Love, Simon – Book Review by Tiffany C.
Love, Simon by Becky Albertalli is a coming of age, romantic comedy that was recently adapted into a major motion picture starring Nick Robinson as Simon Spier, a closeted gay, teenage boy. Having both read the novel and seen the film, I can conclude that the latter was slightly different from in terms of slight plot and character details, but was so amazing that I went back to the theatre to watch it 3 times. But it isn’t just about a gay kid coming out, it’s a love story filled with hope, romance, and happiness.
Personally, I’ve found that in the past, If I had to choose to spend my time between books or other forms of entertainment, I would never choose books, as they aren’t really my forté. This time, however, it was different. The Love, Simon book put me through a rollercoaster of emotions, from having me at tears to being so happy I smiled while reading. The author’s penultimate moral and goal of the book was to spread the message about the LGBTQ community and the fact that it is completely normal to have a different sexuality other than straight. During the novel, Simon asked a significant question, “Why is straight the default?”. Why shouldn’t everyone have to come out?
As the book was written from Simon’s point of view, the reader is able to understand what it’s like to come out as a gay guy and experience all of the ups and downs of all of his relationships: friends, family, and significant others. The way the author describes the character’s emotions really makes you feel for them and relate to the extent of their emotions. One particular quote that really resonated with me was from Simon’s mother, Emily Spier: “These last few years, it’s almost like I can feel you holding your breath. You are still you, Simon… You get to exhale now, Simon. You get to be more you than you have been in… in a very long time. You deserve everything you want.” As the supportive, understanding mother that she is, Emily gives Simon reassurance that she still loves him for who he is, no matter what. The portrayal of emotions and connections between the characters truly highlighted their genuine and loving relationships.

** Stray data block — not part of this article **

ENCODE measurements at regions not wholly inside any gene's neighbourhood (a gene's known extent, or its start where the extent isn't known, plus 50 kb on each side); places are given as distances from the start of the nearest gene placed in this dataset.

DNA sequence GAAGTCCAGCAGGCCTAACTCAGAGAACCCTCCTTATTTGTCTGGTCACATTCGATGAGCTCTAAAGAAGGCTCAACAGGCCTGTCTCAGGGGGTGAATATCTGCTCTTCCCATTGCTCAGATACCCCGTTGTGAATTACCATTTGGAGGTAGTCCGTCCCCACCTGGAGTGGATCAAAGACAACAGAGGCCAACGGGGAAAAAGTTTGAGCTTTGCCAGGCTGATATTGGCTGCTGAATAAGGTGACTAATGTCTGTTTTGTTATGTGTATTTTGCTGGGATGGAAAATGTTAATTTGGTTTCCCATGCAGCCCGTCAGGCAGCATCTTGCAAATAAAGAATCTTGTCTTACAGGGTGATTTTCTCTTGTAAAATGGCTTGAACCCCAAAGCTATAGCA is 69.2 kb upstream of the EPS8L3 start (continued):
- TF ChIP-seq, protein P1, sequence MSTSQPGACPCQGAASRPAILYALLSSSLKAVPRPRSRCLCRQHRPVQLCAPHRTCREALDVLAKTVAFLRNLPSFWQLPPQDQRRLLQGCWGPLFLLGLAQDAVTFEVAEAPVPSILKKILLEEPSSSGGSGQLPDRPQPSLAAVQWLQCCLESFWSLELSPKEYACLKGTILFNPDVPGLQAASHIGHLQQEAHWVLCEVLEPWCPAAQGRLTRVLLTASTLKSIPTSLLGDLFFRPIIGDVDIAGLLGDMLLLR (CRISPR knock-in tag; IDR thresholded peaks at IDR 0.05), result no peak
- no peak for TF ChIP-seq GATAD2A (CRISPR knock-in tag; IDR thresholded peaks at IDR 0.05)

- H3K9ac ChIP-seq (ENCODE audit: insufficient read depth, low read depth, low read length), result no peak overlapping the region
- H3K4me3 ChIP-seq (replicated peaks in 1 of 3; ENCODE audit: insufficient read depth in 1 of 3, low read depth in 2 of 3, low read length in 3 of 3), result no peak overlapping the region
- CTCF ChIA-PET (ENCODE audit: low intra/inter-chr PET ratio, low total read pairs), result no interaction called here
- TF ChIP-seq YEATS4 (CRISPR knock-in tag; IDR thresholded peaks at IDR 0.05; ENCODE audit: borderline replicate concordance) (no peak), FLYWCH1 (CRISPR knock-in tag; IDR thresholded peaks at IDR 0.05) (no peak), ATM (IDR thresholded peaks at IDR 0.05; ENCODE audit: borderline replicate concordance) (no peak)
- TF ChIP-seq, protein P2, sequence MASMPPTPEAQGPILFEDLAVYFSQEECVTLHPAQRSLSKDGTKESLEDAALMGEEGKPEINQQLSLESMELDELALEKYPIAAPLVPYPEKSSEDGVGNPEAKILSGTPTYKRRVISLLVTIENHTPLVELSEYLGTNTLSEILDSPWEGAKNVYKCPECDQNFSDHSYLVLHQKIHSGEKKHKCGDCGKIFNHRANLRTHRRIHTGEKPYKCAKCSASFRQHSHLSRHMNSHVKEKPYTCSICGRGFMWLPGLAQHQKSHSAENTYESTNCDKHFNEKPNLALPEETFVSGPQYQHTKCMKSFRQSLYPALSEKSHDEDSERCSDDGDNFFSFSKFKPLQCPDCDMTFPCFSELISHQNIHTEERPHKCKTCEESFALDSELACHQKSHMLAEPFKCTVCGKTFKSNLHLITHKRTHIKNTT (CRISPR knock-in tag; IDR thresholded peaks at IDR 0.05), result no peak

Even though the novel was about Simon specifically, his friends had featured parts of their own, which were portrayed very well in the movie. They had their own unique stories to share, and Albertalli’s choice to integrate each of them further helped us relate to the characters and feel present in Simon’s environment. At one point, Leah Burke, one of Simon’s best friends, states: “Sometimes I feel like I’m always on the outside, there’s this invisible line that I have to cross to really be a part of everything and I just can’t ever cross it…” and, “Sometimes I think I’m destined to care so much about one person it nearly kills me.” Readers often feel understood, as the characters are vocalizing sentiments and thoughts they’ve always had, but have never been able to describe with words.
All in all, this novel was absolutely phenomenal and deserves 5 out of 5 stars as it has given me a better understanding of the LGBTQ community, and has touched my heart immensely, with happiness and sadness, with a beautiful story from the perspective of a gay kid coming out.
By Tiffany C.